Convocation October 2020: LLM Student Steve Falkingham
Exploring Trust issues in the Law
Majoring in Classics at the University of Manitoba may not have led Steve Falkingham [BA/08, JD/17] directly to a career in corporate and commercial law at a major Winnipeg firm, but it may have been a factor in his dedication to continuing his education. Being a strong advocate for lifelong learning definitely had a role in his decision to return to his law school alma mater to complete a Master’s degree in Law, from which he graduates this fall.
After working for six years in sales and marketing at a large corporation, Falkingham returned to school in 2014 to obtain a Juris Doctor degree, but after receiving his Call to the Manitoba Bar in 2018 and starting a legal practice at D’Arcy & Deacon LLP, his thoughts returned to continuing his education once again. “My LLM was mostly for interest’s sake,” he explained. “I enjoyed law school and the opportunity to study a part of the law in depth was very attractive.”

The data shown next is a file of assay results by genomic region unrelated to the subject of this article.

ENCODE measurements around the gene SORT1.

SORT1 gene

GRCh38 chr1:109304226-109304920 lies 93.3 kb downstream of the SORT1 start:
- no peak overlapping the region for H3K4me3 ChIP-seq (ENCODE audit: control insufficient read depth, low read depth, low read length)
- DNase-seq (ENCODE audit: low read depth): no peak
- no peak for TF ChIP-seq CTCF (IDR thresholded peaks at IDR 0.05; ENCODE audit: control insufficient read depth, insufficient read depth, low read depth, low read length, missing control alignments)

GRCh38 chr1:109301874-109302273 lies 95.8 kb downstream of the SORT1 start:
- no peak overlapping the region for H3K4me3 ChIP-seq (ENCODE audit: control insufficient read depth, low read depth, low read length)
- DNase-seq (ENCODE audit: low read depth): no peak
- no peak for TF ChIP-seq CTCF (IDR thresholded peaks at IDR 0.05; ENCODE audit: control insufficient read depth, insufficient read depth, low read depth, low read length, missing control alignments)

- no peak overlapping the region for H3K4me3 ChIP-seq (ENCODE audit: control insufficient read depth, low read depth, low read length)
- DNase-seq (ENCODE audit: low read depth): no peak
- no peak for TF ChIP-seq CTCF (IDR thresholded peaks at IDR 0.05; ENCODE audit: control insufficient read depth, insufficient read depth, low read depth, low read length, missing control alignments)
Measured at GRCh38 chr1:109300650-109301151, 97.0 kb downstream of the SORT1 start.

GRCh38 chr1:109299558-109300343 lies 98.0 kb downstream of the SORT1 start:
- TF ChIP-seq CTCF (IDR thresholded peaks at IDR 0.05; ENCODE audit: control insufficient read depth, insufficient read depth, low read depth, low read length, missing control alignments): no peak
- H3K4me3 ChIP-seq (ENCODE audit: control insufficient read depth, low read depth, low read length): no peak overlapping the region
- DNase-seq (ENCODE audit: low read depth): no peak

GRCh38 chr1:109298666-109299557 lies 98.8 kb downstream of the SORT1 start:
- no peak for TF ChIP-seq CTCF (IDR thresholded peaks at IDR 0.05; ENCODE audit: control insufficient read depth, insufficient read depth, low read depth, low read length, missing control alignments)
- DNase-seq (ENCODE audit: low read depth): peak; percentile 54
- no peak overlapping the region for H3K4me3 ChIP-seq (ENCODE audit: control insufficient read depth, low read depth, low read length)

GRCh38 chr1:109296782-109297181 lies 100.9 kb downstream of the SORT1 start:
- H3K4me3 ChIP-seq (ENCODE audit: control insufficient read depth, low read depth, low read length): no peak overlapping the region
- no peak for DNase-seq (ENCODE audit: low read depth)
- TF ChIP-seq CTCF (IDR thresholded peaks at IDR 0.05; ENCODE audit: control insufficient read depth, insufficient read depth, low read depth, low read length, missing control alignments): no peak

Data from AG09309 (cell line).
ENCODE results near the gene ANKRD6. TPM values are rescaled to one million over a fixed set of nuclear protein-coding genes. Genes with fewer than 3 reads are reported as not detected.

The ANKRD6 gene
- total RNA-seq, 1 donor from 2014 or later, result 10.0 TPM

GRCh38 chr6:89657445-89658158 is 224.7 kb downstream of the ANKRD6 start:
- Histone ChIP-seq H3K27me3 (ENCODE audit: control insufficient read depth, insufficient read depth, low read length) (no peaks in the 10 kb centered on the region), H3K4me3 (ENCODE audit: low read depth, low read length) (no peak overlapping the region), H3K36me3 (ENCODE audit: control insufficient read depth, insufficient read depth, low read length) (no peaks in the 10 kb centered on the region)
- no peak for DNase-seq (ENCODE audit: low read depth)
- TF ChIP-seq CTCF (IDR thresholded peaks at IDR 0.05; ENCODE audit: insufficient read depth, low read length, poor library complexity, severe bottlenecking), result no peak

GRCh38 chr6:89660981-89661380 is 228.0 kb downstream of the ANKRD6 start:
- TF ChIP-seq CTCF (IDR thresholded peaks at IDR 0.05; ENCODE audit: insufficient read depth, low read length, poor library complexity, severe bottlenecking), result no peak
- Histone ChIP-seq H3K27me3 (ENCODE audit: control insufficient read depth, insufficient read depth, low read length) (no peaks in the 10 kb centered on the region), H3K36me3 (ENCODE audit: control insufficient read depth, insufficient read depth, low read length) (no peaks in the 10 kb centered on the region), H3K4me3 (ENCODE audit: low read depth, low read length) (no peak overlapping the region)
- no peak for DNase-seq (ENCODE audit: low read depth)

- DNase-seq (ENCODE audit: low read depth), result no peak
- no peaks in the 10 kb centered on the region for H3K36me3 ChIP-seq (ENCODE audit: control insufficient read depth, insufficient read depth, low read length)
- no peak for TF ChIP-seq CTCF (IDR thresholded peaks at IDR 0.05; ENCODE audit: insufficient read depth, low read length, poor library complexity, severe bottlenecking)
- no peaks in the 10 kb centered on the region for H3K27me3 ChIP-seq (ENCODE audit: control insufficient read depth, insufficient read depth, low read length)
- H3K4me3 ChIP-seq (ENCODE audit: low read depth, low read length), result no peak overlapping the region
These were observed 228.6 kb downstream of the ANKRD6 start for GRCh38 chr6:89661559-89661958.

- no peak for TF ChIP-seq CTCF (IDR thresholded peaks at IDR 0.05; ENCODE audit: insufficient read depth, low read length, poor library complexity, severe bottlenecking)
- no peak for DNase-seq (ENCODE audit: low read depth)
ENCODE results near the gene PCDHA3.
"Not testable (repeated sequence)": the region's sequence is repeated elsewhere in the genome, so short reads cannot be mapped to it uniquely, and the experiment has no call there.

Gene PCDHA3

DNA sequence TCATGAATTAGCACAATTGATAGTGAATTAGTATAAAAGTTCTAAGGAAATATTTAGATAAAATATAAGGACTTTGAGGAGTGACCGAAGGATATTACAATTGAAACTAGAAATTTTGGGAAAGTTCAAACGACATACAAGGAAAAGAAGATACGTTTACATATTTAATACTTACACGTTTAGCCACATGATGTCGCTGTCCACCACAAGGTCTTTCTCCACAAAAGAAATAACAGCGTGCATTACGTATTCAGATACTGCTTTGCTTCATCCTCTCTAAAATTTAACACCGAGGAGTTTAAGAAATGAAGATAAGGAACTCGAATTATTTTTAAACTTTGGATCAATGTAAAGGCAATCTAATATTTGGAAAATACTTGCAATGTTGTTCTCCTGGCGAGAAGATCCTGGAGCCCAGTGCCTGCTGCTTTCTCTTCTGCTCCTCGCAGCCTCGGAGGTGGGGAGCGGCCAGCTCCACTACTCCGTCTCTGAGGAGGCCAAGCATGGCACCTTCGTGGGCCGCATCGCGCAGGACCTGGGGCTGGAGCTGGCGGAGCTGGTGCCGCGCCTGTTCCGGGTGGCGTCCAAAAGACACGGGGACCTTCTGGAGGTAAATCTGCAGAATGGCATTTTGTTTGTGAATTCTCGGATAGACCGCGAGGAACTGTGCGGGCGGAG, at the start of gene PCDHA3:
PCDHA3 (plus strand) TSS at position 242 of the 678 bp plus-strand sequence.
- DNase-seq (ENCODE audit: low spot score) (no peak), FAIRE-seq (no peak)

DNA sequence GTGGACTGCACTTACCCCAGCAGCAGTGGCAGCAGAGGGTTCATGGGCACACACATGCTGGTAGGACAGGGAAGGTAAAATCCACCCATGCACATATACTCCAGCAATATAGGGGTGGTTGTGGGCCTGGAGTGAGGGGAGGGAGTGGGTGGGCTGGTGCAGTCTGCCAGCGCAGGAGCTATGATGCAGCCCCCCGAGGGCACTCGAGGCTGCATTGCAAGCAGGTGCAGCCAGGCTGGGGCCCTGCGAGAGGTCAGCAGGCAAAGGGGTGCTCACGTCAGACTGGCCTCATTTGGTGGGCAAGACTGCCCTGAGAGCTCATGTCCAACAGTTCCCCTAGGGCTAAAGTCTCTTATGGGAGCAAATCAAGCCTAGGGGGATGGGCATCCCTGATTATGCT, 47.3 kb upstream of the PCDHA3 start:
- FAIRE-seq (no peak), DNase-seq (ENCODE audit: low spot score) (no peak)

Falkingham’s decision to dive into graduate studies at UM was influenced by the advantages of being able to continue to practice law full-time, and be near family. “I thought that in order to undertake an LLM, it would mean having to take time away from my practice and if I did, it would likely not be for a few years. After learning more about the program and discussing with [Associate Dean of Research and Graduate Studies] Dr. [Donn] Short, I realized it was something I could start working on right away. Winnipeg is also home for me—it was important to have my family and support system during my LLM, especially when my wife and I welcomed our third child in January.”
The appeal for an already-established practicing lawyer to do a Master of Laws degree can possibly be due in part to Associate Dean Short’s efforts. “The last few years, I have been promoting our LLM to local professionals,” said Short. “This year, all of our students are local professionals working full-time and studying at Robson Hall. It can be done! Lawyers and others choose to do an LLM for a variety of reasons, including developing their expertise in their professional areas, taking their careers in a new direction or to help support achieving other long-term professional development goals.”